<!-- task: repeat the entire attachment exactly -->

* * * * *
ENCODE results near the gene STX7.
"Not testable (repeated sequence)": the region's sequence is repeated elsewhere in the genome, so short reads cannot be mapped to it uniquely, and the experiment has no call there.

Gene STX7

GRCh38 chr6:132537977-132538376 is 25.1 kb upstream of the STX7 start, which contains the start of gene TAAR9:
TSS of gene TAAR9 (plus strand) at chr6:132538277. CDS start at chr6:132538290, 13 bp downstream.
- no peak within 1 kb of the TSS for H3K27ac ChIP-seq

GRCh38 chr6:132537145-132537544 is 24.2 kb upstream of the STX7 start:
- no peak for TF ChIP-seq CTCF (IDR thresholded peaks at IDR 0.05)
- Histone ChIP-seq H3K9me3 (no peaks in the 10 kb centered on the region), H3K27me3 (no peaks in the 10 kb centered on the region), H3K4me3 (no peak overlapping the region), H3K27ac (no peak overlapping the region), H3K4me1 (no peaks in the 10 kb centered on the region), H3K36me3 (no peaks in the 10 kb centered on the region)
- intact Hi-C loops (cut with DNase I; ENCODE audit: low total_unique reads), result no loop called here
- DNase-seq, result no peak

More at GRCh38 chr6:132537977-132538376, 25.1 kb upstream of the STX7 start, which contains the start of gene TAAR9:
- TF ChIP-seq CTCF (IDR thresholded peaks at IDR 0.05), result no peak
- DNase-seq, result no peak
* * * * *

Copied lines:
ENCODE results near the gene STX7.
"Not testable (repeated sequence)": the region's sequence is repeated elsewhere in the genome, so short reads cannot be mapped to it uniquely, and the experiment has no call there.

Gene STX7

GRCh38 chr6:132537977-132538376 is 25.1 kb upstream of the STX7 start, which contains the start of gene TAAR9:
TSS of gene TAAR9 (plus strand) at chr6:132538277. CDS start at chr6:132538290, 13 bp downstream.
- no peak within 1 kb of the TSS for H3K27ac ChIP-seq

GRCh38 chr6:132537145-132537544 is 24.2 kb upstream of the STX7 start:
- no peak for TF ChIP-seq CTCF (IDR thresholded peaks at IDR 0.05)
- Histone ChIP-seq H3K9me3 (no peaks in the 10 kb centered on the region), H3K27me3 (no peaks in the 10 kb centered on the region), H3K4me3 (no peak overlapping the region), H3K27ac (no peak overlapping the region), H3K4me1 (no peaks in the 10 kb centered on the region), H3K36me3 (no peaks in the 10 kb centered on the region)
- intact Hi-C loops (cut with DNase I; ENCODE audit: low total_unique reads), result no loop called here
- DNase-seq, result no peak

More at GRCh38 chr6:132537977-132538376, 25.1 kb upstream of the STX7 start, which contains the start of gene TAAR9:
- TF ChIP-seq CTCF (IDR thresholded peaks at IDR 0.05), result no peak
- DNase-seq, result no peak